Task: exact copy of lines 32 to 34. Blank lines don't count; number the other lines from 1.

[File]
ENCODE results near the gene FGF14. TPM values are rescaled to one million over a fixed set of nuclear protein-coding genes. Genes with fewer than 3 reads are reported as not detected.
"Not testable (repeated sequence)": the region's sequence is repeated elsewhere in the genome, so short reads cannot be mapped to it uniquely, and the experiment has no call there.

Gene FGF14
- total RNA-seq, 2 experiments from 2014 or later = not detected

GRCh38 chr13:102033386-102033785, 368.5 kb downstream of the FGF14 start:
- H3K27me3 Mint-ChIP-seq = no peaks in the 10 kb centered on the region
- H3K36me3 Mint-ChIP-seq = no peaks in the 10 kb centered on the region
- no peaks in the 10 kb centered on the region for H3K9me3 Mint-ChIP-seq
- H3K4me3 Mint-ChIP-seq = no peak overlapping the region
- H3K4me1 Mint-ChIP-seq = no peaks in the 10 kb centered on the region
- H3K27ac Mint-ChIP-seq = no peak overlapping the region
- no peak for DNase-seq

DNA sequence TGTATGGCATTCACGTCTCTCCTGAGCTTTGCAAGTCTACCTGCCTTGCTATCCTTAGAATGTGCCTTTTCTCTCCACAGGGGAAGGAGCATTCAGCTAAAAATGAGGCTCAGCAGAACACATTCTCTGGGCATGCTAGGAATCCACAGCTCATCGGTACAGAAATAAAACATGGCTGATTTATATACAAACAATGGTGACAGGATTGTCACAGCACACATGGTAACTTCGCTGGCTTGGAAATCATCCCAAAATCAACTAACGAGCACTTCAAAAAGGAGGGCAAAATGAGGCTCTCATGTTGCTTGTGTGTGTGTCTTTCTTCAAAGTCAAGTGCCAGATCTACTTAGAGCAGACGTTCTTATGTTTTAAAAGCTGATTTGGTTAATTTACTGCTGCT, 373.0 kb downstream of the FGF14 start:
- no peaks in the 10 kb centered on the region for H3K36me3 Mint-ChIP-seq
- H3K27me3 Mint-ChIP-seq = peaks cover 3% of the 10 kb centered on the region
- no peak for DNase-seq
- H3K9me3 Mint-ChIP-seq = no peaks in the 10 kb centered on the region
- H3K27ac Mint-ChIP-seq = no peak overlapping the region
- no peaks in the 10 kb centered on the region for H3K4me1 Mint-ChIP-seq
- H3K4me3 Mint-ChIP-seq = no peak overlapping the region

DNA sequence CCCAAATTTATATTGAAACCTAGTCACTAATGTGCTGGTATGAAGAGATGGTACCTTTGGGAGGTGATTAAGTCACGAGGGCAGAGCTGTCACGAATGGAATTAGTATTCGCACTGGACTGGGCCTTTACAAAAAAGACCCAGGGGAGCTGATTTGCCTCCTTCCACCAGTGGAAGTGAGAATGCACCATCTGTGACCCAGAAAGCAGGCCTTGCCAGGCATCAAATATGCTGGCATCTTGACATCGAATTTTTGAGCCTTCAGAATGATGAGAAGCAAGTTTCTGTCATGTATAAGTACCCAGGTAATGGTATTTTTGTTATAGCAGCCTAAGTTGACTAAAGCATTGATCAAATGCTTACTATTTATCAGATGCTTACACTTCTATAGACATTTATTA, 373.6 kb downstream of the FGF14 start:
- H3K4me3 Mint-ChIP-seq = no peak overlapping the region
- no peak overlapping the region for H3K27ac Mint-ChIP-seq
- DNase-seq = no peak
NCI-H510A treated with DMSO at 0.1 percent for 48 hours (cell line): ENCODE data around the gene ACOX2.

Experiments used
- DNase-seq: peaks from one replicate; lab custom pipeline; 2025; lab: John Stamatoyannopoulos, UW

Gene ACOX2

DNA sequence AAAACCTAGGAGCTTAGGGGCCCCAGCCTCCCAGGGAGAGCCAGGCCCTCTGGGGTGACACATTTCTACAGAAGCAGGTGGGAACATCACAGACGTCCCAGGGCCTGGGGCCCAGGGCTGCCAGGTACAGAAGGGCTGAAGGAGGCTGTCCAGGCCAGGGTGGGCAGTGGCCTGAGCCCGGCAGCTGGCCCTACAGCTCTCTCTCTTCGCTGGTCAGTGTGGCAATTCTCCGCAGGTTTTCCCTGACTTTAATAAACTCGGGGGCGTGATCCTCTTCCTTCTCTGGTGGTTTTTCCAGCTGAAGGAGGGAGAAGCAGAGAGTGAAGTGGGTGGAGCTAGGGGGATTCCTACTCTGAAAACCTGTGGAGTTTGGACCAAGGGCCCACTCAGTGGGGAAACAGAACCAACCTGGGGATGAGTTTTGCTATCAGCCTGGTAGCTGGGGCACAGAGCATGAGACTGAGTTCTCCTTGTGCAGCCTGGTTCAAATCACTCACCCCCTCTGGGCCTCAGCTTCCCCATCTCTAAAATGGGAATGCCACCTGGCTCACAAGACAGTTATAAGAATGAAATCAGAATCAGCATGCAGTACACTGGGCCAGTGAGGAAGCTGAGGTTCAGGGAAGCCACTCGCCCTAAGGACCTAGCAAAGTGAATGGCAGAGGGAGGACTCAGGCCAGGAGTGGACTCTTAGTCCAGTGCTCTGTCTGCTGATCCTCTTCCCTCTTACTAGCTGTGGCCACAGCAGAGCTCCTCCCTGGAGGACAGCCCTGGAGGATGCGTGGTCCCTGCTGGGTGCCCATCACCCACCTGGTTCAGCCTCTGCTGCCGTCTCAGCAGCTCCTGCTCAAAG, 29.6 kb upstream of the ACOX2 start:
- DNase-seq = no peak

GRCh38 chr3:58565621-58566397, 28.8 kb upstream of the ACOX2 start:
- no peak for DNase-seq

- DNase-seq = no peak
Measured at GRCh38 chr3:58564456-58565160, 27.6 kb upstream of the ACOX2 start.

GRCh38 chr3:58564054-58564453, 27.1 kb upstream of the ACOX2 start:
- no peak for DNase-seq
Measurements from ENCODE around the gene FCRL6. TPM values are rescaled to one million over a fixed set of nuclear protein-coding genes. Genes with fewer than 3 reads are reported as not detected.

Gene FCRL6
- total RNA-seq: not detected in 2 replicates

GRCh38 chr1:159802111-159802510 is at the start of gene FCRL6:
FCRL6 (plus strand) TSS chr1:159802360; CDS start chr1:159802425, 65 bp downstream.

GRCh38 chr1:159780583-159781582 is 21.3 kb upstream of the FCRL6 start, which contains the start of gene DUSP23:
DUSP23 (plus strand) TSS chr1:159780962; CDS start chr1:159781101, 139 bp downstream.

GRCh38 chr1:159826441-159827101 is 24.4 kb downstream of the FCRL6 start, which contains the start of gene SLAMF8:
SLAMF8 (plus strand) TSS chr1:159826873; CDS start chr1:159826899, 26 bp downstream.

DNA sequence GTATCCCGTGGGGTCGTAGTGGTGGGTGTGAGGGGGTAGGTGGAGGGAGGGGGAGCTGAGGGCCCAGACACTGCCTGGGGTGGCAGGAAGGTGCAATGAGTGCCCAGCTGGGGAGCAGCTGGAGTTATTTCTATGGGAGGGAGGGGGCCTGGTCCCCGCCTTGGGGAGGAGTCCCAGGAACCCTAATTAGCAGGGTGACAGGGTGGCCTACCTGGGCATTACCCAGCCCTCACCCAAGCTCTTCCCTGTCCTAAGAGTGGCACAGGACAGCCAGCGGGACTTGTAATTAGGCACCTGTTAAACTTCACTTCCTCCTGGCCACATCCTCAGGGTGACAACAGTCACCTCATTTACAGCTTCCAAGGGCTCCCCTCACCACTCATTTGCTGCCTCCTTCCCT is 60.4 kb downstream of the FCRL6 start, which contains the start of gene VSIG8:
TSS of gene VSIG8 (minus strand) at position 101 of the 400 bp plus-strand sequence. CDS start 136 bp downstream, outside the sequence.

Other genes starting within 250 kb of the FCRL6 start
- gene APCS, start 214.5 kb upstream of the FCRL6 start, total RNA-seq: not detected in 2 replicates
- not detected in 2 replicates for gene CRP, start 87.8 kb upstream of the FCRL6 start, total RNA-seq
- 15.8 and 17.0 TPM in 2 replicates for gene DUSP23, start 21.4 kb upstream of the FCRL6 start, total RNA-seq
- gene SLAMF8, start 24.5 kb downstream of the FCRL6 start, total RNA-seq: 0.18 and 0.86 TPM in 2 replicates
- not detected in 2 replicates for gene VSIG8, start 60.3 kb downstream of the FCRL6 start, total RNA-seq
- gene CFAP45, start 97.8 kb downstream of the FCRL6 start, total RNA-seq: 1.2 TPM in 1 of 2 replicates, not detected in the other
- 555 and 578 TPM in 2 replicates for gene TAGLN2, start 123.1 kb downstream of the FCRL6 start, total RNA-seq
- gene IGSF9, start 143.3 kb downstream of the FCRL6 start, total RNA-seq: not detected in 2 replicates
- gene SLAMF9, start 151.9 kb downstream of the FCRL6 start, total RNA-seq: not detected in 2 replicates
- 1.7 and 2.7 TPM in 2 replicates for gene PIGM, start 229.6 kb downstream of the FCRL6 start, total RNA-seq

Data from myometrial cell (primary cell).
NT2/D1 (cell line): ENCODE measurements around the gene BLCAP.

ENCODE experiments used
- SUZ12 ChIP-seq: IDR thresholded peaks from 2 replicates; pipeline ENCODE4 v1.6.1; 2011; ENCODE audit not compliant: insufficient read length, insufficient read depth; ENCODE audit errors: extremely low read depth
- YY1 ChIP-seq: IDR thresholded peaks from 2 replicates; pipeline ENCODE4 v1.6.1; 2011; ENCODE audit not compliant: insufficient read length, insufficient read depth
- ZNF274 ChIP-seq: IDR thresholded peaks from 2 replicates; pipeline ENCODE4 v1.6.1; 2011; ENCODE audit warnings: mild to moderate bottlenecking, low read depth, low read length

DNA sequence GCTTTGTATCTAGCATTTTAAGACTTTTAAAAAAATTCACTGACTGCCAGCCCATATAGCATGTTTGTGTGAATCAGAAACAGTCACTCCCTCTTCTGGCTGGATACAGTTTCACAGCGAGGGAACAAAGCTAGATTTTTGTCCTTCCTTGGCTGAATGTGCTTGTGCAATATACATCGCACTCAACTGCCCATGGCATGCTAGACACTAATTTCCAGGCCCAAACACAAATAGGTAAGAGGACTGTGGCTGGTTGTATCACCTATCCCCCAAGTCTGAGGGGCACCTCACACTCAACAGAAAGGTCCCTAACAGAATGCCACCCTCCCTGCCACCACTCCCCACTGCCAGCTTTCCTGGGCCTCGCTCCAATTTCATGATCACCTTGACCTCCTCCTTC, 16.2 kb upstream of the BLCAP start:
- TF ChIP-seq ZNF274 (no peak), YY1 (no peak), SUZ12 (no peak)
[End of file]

- no peak for DNase-seq

- DNase-seq = no peak
Measured at GRCh38 chr3:58564456-58565160, 27.6 kb upstream of the ACOX2 start.